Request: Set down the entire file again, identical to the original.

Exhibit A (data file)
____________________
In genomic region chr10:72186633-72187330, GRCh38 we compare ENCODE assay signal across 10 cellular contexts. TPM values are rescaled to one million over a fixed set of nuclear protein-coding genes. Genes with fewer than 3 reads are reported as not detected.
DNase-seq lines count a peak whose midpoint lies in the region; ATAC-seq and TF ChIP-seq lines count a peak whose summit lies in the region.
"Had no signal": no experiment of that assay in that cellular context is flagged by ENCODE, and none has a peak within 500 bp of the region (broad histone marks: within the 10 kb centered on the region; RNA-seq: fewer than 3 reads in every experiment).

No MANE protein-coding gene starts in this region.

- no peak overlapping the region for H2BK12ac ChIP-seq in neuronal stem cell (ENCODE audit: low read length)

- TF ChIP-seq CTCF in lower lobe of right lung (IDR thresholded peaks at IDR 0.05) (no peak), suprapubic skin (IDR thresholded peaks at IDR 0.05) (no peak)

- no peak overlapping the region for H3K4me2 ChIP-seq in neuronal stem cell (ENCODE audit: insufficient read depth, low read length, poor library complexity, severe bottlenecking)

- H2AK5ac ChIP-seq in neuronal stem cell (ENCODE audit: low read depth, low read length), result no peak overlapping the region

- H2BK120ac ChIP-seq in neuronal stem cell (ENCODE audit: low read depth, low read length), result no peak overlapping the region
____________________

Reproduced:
In genomic region chr10:72186633-72187330, GRCh38 we compare ENCODE assay signal across 10 cellular contexts. TPM values are rescaled to one million over a fixed set of nuclear protein-coding genes. Genes with fewer than 3 reads are reported as not detected.
DNase-seq lines count a peak whose midpoint lies in the region; ATAC-seq and TF ChIP-seq lines count a peak whose summit lies in the region.
"Had no signal": no experiment of that assay in that cellular context is flagged by ENCODE, and none has a peak within 500 bp of the region (broad histone marks: within the 10 kb centered on the region; RNA-seq: fewer than 3 reads in every experiment).

No MANE protein-coding gene starts in this region.

- no peak overlapping the region for H2BK12ac ChIP-seq in neuronal stem cell (ENCODE audit: low read length)

- TF ChIP-seq CTCF in lower lobe of right lung (IDR thresholded peaks at IDR 0.05) (no peak), suprapubic skin (IDR thresholded peaks at IDR 0.05) (no peak)

- no peak overlapping the region for H3K4me2 ChIP-seq in neuronal stem cell (ENCODE audit: insufficient read depth, low read length, poor library complexity, severe bottlenecking)

- H2AK5ac ChIP-seq in neuronal stem cell (ENCODE audit: low read depth, low read length), result no peak overlapping the region

- H2BK120ac ChIP-seq in neuronal stem cell (ENCODE audit: low read depth, low read length), result no peak overlapping the region